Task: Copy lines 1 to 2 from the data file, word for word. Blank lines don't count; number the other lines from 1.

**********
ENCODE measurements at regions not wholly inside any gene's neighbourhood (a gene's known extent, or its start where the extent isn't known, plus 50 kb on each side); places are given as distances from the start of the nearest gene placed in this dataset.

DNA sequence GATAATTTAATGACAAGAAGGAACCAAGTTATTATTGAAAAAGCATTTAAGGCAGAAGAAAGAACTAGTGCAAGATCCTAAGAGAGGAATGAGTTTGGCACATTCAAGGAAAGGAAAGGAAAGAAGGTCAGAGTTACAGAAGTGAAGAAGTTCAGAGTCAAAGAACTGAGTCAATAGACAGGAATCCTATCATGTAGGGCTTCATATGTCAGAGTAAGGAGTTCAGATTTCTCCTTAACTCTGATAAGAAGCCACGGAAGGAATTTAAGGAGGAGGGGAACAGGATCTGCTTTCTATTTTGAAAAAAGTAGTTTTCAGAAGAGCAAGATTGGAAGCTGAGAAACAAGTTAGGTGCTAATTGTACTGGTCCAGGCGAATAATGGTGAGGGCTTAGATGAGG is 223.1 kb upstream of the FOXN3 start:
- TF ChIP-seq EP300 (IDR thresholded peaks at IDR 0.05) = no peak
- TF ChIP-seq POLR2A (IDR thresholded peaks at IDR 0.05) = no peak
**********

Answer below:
ENCODE measurements at regions not wholly inside any gene's neighbourhood (a gene's known extent, or its start where the extent isn't known, plus 50 kb on each side); places are given as distances from the start of the nearest gene placed in this dataset.

DNA sequence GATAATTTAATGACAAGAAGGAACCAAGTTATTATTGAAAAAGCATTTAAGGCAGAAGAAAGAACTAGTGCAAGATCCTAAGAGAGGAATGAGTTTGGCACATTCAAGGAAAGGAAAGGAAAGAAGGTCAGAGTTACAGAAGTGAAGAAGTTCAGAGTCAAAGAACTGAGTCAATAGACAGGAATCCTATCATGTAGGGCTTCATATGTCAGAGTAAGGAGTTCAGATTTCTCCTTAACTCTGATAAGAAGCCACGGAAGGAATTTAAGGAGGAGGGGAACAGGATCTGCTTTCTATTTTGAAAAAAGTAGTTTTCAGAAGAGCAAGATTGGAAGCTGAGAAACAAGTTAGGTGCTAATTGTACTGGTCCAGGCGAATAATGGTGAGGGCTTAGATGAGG is 223.1 kb upstream of the FOXN3 start: